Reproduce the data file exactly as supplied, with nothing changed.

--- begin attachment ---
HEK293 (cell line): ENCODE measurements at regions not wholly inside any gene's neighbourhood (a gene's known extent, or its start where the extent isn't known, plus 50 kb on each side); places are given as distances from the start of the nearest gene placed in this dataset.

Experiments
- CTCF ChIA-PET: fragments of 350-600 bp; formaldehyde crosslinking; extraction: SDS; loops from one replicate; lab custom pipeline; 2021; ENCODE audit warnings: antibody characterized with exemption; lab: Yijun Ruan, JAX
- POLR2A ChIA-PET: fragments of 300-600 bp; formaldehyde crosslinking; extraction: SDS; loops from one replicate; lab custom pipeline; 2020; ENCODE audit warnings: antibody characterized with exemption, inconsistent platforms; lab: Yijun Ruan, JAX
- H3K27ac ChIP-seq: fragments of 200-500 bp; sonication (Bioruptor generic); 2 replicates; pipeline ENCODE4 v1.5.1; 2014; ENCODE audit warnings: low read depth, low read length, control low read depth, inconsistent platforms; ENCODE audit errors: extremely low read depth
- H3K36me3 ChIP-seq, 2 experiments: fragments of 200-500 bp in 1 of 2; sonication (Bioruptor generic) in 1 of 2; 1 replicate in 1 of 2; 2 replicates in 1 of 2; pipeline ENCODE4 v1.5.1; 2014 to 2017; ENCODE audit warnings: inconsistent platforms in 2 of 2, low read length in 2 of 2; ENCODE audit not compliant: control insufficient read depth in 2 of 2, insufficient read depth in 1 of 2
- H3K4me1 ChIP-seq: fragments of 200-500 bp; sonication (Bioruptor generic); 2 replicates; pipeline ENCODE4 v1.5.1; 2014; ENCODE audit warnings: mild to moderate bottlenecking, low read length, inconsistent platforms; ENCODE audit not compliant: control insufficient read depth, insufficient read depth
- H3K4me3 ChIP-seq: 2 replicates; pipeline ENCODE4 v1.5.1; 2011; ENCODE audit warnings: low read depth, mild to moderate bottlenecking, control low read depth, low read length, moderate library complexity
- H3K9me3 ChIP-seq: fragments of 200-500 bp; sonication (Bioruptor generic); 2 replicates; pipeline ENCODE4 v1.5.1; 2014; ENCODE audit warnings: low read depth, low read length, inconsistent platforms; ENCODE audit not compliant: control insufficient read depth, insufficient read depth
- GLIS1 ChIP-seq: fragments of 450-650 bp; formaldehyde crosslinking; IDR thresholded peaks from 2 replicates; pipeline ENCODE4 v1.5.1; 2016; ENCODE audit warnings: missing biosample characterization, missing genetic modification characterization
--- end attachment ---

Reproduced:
HEK293 (cell line): ENCODE measurements at regions not wholly inside any gene's neighbourhood (a gene's known extent, or its start where the extent isn't known, plus 50 kb on each side); places are given as distances from the start of the nearest gene placed in this dataset.

Experiments
- CTCF ChIA-PET: fragments of 350-600 bp; formaldehyde crosslinking; extraction: SDS; loops from one replicate; lab custom pipeline; 2021; ENCODE audit warnings: antibody characterized with exemption; lab: Yijun Ruan, JAX
- POLR2A ChIA-PET: fragments of 300-600 bp; formaldehyde crosslinking; extraction: SDS; loops from one replicate; lab custom pipeline; 2020; ENCODE audit warnings: antibody characterized with exemption, inconsistent platforms; lab: Yijun Ruan, JAX
- H3K27ac ChIP-seq: fragments of 200-500 bp; sonication (Bioruptor generic); 2 replicates; pipeline ENCODE4 v1.5.1; 2014; ENCODE audit warnings: low read depth, low read length, control low read depth, inconsistent platforms; ENCODE audit errors: extremely low read depth
- H3K36me3 ChIP-seq, 2 experiments: fragments of 200-500 bp in 1 of 2; sonication (Bioruptor generic) in 1 of 2; 1 replicate in 1 of 2; 2 replicates in 1 of 2; pipeline ENCODE4 v1.5.1; 2014 to 2017; ENCODE audit warnings: inconsistent platforms in 2 of 2, low read length in 2 of 2; ENCODE audit not compliant: control insufficient read depth in 2 of 2, insufficient read depth in 1 of 2
- H3K4me1 ChIP-seq: fragments of 200-500 bp; sonication (Bioruptor generic); 2 replicates; pipeline ENCODE4 v1.5.1; 2014; ENCODE audit warnings: mild to moderate bottlenecking, low read length, inconsistent platforms; ENCODE audit not compliant: control insufficient read depth, insufficient read depth
- H3K4me3 ChIP-seq: 2 replicates; pipeline ENCODE4 v1.5.1; 2011; ENCODE audit warnings: low read depth, mild to moderate bottlenecking, control low read depth, low read length, moderate library complexity
- H3K9me3 ChIP-seq: fragments of 200-500 bp; sonication (Bioruptor generic); 2 replicates; pipeline ENCODE4 v1.5.1; 2014; ENCODE audit warnings: low read depth, low read length, inconsistent platforms; ENCODE audit not compliant: control insufficient read depth, insufficient read depth
- GLIS1 ChIP-seq: fragments of 450-650 bp; formaldehyde crosslinking; IDR thresholded peaks from 2 replicates; pipeline ENCODE4 v1.5.1; 2016; ENCODE audit warnings: missing biosample characterization, missing genetic modification characterization